What Degree Do You Need To Be A Football Coach Key Attributes of Karate That Benefit the Athletes Engaged in Popular Organized Sports

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Key Attributes of Karate That Benefit the Athletes Engaged in Popular Organized Sports

From the time boys and girls reach the age of six, seven or eight, they have likely been involved in some form of organized sport. T-ball is often the first sport for a boy, while soccer has become the sport of choice for younger girls. But before long, and often before parents know it, several years have passed and the kids have advanced to other sports, including softball, baseball, basketball, flag football, and football, even though the kids are still playing. soccer at all ages. and girls

No matter the sport, every participant wants to be able to perform well and wants to get better at their game as time goes by. This is natural. As kids mature and begin to think in terms of high school and college, the possibility of athletic scholarships comes into play. The desire to play well is replaced by the desire to excel, which often becomes the dominant emotion. Whether or not this becomes the driving force, everyone wants to play to the best of their ability and this is usually incentive enough for participants to work as hard as they can to achieve their goals.

For young children, the coach’s first responsibility is to teach them how to play and, in particular, how the coach wants the game to be played. Each position in each team sport requires the player at that position to have a different set of physical attributes and skills that may make him or her particularly well-suited for that position. For example, in baseball, a first baseman, pitcher, or catcher doesn’t need to have the running speed that an outfielder should. A six-foot ten-year-old is more likely to play center on a basketball team than a point guard, and a slow-footed but sure-handed person would do much better as a goalie on a soccer team than as a goalie. Forward. . Based on the attributes of each candidate, the coach must assign each one a playing position. These can change over time, so these considerations remain part of what takes up the coach’s time and energy.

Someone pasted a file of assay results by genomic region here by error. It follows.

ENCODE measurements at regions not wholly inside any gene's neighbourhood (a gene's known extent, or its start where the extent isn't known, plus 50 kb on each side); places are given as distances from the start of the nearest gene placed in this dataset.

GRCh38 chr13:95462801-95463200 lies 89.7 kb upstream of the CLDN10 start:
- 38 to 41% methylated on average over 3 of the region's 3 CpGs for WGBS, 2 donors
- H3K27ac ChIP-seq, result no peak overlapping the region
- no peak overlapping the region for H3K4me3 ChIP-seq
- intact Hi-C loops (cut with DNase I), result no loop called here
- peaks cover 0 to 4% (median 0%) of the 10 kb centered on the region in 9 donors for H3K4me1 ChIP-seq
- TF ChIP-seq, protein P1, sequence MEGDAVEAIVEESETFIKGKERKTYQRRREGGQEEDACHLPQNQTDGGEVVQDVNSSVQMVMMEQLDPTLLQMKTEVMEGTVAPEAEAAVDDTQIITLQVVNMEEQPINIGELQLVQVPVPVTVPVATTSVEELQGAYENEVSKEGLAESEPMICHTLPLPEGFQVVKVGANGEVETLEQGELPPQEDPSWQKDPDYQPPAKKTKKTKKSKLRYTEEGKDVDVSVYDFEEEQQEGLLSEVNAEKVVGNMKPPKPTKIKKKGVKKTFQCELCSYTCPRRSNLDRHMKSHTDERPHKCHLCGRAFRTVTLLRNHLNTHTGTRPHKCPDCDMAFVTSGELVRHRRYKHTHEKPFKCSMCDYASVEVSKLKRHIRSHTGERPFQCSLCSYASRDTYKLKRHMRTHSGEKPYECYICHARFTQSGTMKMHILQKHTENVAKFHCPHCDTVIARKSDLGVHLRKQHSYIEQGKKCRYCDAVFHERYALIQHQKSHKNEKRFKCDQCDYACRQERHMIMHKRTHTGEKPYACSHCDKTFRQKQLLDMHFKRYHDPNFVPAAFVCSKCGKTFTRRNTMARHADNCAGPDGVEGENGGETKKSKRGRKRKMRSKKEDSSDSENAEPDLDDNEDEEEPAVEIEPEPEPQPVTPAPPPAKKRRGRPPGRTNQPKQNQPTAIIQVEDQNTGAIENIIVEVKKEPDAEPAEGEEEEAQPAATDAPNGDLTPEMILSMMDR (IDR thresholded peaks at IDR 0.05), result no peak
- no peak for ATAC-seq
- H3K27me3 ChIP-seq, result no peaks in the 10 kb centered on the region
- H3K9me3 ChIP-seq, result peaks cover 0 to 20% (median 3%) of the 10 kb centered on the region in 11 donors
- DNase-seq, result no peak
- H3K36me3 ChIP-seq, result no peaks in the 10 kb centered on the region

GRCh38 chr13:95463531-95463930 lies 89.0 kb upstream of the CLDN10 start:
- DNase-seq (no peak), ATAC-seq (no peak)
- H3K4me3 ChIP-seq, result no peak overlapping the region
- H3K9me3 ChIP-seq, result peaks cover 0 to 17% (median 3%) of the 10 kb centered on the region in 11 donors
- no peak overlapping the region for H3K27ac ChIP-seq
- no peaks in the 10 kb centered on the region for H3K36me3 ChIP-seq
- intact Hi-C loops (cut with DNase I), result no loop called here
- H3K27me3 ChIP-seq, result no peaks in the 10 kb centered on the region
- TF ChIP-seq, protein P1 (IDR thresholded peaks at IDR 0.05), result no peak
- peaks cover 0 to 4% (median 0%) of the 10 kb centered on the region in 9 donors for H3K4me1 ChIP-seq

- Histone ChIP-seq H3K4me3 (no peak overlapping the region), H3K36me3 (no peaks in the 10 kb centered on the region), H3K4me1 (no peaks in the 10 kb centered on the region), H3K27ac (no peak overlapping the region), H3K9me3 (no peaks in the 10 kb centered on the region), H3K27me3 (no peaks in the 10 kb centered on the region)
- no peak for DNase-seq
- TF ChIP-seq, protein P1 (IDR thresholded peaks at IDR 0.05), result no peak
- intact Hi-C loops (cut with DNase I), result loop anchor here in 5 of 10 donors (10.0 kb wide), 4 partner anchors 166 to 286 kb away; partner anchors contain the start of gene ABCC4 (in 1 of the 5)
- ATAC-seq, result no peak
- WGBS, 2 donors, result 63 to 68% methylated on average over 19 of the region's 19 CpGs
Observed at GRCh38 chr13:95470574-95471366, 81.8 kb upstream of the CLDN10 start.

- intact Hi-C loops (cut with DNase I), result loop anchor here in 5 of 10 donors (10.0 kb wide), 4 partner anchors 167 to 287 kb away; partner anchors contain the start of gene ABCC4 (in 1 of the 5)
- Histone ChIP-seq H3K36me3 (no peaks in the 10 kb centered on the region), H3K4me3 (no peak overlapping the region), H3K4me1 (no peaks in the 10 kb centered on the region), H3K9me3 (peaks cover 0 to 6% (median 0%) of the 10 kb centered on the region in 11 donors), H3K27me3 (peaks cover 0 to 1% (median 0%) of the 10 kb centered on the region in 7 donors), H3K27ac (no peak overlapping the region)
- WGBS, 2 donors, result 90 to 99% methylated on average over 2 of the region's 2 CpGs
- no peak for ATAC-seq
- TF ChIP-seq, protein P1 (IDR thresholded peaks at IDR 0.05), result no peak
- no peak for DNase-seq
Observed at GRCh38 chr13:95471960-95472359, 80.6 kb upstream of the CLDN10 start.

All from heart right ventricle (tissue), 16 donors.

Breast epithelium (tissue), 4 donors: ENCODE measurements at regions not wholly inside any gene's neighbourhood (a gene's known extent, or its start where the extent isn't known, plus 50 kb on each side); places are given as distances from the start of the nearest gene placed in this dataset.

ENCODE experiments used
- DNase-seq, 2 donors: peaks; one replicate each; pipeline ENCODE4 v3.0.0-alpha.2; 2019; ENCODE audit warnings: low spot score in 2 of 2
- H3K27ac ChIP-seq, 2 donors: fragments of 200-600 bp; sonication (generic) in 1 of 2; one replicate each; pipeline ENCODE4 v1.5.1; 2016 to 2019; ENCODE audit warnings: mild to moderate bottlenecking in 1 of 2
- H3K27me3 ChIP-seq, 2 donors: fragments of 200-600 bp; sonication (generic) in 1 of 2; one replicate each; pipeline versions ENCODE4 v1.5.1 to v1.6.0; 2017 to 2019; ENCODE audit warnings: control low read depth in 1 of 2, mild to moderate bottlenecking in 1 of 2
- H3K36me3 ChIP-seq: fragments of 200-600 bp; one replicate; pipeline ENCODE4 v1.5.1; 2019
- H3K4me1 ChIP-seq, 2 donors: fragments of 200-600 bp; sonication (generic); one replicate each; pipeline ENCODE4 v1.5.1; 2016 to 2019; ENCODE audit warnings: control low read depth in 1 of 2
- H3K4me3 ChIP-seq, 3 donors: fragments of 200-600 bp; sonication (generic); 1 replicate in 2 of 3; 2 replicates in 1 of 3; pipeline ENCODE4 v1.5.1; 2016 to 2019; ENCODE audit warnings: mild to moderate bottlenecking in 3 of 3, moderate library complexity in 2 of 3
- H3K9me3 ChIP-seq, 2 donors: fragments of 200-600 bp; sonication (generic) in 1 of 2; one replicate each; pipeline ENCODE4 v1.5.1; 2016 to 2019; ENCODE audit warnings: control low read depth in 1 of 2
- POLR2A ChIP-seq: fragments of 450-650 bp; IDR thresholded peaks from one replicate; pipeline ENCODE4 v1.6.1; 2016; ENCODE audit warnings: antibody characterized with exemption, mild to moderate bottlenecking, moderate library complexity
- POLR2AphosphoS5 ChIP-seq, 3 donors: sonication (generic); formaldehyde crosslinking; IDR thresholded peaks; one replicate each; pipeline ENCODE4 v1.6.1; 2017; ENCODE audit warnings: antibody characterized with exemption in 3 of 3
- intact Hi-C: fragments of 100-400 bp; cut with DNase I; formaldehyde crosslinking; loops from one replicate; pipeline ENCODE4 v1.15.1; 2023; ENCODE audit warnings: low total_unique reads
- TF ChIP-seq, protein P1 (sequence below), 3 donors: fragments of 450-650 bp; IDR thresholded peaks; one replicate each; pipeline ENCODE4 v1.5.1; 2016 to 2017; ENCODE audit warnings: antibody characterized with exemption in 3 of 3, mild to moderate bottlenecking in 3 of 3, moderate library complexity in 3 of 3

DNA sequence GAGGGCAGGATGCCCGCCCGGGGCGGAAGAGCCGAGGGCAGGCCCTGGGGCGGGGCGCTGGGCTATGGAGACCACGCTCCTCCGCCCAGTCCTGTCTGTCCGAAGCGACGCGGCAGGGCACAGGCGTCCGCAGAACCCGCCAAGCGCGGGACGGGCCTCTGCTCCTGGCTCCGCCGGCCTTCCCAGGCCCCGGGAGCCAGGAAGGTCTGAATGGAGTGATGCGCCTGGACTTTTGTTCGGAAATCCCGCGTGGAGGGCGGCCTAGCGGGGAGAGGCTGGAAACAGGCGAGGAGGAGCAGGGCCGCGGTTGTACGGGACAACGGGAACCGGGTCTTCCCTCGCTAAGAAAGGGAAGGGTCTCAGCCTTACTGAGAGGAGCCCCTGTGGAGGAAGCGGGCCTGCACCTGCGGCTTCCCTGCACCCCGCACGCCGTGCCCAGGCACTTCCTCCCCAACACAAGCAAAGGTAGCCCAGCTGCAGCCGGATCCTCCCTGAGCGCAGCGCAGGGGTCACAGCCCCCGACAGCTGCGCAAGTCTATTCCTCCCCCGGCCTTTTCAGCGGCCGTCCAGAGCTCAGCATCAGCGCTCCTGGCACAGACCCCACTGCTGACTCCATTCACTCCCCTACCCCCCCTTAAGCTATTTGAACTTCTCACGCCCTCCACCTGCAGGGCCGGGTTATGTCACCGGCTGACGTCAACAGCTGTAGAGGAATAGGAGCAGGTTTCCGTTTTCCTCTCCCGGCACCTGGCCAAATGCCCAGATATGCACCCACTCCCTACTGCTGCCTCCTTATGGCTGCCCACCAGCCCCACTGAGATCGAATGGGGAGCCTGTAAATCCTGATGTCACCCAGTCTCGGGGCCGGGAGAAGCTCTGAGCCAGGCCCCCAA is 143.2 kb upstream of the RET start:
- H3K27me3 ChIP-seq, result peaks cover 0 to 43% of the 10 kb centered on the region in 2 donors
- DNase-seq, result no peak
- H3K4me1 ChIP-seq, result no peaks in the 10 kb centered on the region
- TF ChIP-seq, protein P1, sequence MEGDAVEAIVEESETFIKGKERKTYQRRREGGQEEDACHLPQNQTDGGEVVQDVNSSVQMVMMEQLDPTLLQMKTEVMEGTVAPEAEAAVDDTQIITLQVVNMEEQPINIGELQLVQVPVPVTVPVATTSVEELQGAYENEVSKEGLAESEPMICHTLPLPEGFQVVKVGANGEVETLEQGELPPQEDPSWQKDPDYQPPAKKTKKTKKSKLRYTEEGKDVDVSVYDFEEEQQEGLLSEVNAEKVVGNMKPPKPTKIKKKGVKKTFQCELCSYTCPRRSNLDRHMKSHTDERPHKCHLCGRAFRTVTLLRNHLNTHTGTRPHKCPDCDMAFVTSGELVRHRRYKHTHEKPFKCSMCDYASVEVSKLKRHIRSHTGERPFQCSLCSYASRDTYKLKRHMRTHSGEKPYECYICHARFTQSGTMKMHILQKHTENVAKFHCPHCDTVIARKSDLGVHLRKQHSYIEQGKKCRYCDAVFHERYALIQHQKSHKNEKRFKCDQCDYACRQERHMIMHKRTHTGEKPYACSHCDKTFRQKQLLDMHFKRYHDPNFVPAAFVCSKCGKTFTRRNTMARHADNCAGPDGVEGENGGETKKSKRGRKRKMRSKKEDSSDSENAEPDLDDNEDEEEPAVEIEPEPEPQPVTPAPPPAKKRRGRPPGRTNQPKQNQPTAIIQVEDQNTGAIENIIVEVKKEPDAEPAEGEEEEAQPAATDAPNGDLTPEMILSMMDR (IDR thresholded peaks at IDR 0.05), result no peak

The coaches do their best to bring out the best in each team member. At the younger ages, coaches are often volunteers who have had little formal training in how to get the most out of their players. Sometimes the team is lucky and gets a coach who can achieve a lot. More often the best intentions cannot make up for their lack of knowledge and skill and as a result the coaching is ‘good enough’ but doesn’t always bring out the best in players.

In addition to teaching the game and the details of the various positions, the coach has many other teaching duties. The coach must teach the players to play as a team, to be respectful with the other players on their team, but also with the players on the other team. Some of the players will assume leadership positions, while others must learn to follow and cooperate with the leader, or speak respectfully if there is a dispute over something the leader has done. This represents only a partial list of a coach’s responsibilities, so it’s a lucky team that gets a truly competent coach.

Often, in the attempt to win in the middle ages, winning itself becomes the primary goal. How much each player actually plays and at what positions is determined by the coach, who bases his decision on the player’s ability and the resulting contribution to the desired “gain.” The way players are treated often defines how these young athletes perceive themselves. The player who is left out often feels inferior, while the player who plays most of the time begins to feel superior to the others. The less capable child may develop more slowly and improve, even as the season progresses. It is important that the coach does not allow the good player to become overconfident and perhaps impulsive, while the other child loses self-confidence and therefore does not take advantage of his abilities.